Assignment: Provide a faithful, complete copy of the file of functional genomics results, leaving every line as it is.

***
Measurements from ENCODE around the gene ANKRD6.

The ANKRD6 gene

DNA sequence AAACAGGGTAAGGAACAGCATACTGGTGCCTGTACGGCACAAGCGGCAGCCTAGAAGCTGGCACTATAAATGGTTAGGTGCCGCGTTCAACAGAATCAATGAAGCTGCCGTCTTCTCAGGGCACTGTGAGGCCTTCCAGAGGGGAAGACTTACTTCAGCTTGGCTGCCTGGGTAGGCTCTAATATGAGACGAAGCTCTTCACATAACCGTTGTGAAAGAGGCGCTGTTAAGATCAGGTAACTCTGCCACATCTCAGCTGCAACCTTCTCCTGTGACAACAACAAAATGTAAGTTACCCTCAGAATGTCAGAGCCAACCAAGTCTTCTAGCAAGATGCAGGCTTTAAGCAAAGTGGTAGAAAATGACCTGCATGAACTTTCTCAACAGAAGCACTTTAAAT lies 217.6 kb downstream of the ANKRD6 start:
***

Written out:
Measurements from ENCODE around the gene ANKRD6.

The ANKRD6 gene

DNA sequence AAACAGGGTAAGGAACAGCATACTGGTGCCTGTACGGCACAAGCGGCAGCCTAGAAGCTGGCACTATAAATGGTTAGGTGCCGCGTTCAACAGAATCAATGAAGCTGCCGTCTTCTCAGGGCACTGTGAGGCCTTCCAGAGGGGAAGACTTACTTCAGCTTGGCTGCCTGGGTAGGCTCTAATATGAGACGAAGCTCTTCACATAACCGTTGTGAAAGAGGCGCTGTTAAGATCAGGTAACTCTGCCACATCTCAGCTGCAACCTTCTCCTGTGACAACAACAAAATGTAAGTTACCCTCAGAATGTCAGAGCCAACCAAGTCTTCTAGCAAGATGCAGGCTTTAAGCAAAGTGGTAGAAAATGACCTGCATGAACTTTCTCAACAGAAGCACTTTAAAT lies 217.6 kb downstream of the ANKRD6 start: